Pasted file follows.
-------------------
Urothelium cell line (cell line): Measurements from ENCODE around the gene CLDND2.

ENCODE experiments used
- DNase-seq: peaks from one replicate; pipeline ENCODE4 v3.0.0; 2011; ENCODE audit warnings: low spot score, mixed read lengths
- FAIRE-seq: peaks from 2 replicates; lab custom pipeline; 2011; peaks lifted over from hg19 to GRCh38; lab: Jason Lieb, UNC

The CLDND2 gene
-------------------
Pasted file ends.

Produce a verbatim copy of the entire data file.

Urothelium cell line (cell line): Measurements from ENCODE around the gene CLDND2.

ENCODE experiments used
- DNase-seq: peaks from one replicate; pipeline ENCODE4 v3.0.0; 2011; ENCODE audit warnings: low spot score, mixed read lengths
- FAIRE-seq: peaks from 2 replicates; lab custom pipeline; 2011; peaks lifted over from hg19 to GRCh38; lab: Jason Lieb, UNC

The CLDND2 gene